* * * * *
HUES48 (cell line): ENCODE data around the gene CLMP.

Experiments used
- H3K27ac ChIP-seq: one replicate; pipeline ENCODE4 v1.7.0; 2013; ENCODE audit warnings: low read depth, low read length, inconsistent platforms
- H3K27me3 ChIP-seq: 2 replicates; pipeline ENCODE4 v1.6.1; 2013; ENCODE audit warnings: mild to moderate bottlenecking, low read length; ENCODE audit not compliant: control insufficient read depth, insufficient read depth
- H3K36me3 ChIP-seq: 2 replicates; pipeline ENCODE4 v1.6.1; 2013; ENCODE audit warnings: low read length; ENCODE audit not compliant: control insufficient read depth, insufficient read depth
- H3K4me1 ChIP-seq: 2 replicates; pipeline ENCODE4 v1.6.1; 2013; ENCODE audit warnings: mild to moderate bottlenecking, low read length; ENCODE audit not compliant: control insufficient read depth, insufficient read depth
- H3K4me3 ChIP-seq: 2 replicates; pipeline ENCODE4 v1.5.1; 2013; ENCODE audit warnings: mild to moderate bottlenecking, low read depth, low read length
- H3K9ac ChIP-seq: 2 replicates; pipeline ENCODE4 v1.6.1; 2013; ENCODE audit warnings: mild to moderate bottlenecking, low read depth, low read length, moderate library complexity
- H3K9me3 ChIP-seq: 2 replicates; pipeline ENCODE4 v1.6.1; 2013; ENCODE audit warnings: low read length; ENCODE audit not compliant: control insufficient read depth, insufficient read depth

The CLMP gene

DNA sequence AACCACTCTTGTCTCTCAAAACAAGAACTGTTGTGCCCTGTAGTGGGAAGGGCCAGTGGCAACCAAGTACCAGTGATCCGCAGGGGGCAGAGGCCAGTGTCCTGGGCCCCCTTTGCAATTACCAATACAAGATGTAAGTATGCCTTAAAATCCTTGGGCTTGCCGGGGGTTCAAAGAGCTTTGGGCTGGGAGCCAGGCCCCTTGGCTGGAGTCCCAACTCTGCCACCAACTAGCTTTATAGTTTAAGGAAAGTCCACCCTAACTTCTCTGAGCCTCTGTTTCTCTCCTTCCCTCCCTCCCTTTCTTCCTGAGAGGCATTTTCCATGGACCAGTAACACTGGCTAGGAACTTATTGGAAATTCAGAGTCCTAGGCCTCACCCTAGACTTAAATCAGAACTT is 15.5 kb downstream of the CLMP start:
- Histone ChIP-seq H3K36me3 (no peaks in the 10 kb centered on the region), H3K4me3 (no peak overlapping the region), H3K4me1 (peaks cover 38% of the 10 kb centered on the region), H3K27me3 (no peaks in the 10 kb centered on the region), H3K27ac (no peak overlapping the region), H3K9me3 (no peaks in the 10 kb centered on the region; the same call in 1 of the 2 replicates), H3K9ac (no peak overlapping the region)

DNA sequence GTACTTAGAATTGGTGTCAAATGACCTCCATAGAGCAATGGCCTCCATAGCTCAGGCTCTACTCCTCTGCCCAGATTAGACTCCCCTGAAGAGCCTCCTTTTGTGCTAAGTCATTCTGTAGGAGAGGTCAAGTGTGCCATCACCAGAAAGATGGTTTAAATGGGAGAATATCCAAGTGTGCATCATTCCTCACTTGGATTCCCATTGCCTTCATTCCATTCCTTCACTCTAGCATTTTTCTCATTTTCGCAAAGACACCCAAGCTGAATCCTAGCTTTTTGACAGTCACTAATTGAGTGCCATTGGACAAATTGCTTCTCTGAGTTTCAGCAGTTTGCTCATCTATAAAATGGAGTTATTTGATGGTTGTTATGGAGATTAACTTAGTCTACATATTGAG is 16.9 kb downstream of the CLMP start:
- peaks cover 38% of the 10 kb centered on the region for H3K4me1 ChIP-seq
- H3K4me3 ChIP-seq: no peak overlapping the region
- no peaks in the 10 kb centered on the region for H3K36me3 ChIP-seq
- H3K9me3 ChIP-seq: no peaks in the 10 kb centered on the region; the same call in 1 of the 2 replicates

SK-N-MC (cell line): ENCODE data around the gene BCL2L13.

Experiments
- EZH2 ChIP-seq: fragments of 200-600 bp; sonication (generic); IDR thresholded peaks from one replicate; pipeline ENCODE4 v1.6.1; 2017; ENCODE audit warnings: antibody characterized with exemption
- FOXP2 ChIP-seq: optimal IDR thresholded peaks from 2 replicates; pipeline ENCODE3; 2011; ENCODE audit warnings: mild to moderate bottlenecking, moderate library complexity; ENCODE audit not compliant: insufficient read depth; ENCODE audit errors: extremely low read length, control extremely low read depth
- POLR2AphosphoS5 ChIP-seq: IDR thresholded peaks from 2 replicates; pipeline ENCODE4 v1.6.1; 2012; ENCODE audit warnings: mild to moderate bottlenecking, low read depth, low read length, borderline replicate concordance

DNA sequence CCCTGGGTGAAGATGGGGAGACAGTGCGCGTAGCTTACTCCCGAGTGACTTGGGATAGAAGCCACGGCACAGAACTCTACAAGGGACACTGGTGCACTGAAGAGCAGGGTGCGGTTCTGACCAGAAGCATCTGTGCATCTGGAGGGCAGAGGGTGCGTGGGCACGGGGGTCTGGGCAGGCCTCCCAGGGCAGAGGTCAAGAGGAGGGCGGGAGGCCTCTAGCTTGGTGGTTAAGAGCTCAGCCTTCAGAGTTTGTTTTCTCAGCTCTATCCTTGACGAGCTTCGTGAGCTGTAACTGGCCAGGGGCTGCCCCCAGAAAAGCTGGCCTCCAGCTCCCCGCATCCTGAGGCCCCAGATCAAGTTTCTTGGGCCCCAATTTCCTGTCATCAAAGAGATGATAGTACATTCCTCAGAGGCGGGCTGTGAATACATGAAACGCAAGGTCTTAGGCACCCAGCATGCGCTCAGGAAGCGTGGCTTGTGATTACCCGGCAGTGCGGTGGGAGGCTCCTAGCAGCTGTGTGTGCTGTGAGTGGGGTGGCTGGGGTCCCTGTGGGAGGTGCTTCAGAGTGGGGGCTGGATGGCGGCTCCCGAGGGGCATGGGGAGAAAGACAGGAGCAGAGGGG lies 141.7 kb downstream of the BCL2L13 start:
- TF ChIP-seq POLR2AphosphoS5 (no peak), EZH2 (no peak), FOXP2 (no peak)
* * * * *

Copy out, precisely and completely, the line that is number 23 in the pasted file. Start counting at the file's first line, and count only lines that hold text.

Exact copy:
DNA sequence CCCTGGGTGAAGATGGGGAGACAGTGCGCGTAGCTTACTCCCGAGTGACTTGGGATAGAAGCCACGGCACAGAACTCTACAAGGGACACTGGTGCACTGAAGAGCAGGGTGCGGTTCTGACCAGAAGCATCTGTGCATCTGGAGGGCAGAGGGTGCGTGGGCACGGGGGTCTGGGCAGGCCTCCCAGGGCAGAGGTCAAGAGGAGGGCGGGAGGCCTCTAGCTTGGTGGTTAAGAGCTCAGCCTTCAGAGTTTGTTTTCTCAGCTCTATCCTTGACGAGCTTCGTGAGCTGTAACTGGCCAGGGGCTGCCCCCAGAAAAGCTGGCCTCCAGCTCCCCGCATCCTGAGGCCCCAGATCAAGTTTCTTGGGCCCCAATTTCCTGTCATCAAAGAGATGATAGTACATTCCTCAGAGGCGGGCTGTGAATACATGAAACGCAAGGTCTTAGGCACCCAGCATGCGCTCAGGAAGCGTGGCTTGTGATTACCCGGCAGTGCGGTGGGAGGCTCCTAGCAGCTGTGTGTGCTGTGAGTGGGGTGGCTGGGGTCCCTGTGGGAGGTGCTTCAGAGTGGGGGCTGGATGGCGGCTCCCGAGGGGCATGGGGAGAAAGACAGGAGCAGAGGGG lies 141.7 kb downstream of the BCL2L13 start: